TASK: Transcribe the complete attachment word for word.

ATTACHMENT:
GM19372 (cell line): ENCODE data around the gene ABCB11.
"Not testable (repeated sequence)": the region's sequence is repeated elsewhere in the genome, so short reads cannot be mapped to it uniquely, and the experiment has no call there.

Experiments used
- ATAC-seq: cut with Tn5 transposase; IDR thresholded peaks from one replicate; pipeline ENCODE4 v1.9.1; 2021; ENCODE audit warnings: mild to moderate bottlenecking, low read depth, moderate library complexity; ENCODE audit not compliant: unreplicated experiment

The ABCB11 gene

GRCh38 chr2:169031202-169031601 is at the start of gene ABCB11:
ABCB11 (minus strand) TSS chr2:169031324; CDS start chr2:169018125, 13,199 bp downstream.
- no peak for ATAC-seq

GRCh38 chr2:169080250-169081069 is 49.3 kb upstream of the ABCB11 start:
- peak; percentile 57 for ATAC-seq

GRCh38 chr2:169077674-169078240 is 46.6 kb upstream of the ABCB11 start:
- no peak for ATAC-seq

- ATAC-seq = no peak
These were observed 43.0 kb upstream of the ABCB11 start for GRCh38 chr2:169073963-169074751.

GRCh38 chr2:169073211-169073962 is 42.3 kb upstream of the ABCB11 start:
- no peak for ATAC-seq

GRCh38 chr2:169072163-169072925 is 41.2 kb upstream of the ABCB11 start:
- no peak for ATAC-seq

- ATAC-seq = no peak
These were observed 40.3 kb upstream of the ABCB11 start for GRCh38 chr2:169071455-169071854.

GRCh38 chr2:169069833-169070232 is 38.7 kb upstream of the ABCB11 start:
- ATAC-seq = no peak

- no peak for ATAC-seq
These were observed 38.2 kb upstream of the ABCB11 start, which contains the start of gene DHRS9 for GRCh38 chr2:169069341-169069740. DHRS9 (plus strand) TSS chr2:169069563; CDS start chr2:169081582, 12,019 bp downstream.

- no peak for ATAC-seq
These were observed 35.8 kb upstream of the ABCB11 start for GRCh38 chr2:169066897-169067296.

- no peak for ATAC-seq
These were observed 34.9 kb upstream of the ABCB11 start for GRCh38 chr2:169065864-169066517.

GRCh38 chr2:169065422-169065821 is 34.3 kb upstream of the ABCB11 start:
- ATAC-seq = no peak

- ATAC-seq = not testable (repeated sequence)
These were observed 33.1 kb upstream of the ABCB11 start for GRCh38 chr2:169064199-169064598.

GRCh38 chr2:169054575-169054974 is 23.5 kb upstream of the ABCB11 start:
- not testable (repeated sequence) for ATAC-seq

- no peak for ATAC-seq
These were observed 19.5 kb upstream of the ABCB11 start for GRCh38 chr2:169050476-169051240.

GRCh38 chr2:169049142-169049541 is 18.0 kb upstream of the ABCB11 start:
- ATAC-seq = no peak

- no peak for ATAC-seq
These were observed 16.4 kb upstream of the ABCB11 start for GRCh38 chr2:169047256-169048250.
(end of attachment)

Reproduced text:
GM19372 (cell line): ENCODE data around the gene ABCB11.
"Not testable (repeated sequence)": the region's sequence is repeated elsewhere in the genome, so short reads cannot be mapped to it uniquely, and the experiment has no call there.

Experiments used
- ATAC-seq: cut with Tn5 transposase; IDR thresholded peaks from one replicate; pipeline ENCODE4 v1.9.1; 2021; ENCODE audit warnings: mild to moderate bottlenecking, low read depth, moderate library complexity; ENCODE audit not compliant: unreplicated experiment

The ABCB11 gene

GRCh38 chr2:169031202-169031601 is at the start of gene ABCB11:
ABCB11 (minus strand) TSS chr2:169031324; CDS start chr2:169018125, 13,199 bp downstream.
- no peak for ATAC-seq

GRCh38 chr2:169080250-169081069 is 49.3 kb upstream of the ABCB11 start:
- peak; percentile 57 for ATAC-seq

GRCh38 chr2:169077674-169078240 is 46.6 kb upstream of the ABCB11 start:
- no peak for ATAC-seq

- ATAC-seq = no peak
These were observed 43.0 kb upstream of the ABCB11 start for GRCh38 chr2:169073963-169074751.

GRCh38 chr2:169073211-169073962 is 42.3 kb upstream of the ABCB11 start:
- no peak for ATAC-seq

GRCh38 chr2:169072163-169072925 is 41.2 kb upstream of the ABCB11 start:
- no peak for ATAC-seq

- ATAC-seq = no peak
These were observed 40.3 kb upstream of the ABCB11 start for GRCh38 chr2:169071455-169071854.

GRCh38 chr2:169069833-169070232 is 38.7 kb upstream of the ABCB11 start:
- ATAC-seq = no peak

- no peak for ATAC-seq
These were observed 38.2 kb upstream of the ABCB11 start, which contains the start of gene DHRS9 for GRCh38 chr2:169069341-169069740. DHRS9 (plus strand) TSS chr2:169069563; CDS start chr2:169081582, 12,019 bp downstream.

- no peak for ATAC-seq
These were observed 35.8 kb upstream of the ABCB11 start for GRCh38 chr2:169066897-169067296.

- no peak for ATAC-seq
These were observed 34.9 kb upstream of the ABCB11 start for GRCh38 chr2:169065864-169066517.

GRCh38 chr2:169065422-169065821 is 34.3 kb upstream of the ABCB11 start:
- ATAC-seq = no peak

- ATAC-seq = not testable (repeated sequence)
These were observed 33.1 kb upstream of the ABCB11 start for GRCh38 chr2:169064199-169064598.

GRCh38 chr2:169054575-169054974 is 23.5 kb upstream of the ABCB11 start:
- not testable (repeated sequence) for ATAC-seq

- no peak for ATAC-seq
These were observed 19.5 kb upstream of the ABCB11 start for GRCh38 chr2:169050476-169051240.

GRCh38 chr2:169049142-169049541 is 18.0 kb upstream of the ABCB11 start:
- ATAC-seq = no peak

- no peak for ATAC-seq
These were observed 16.4 kb upstream of the ABCB11 start for GRCh38 chr2:169047256-169048250.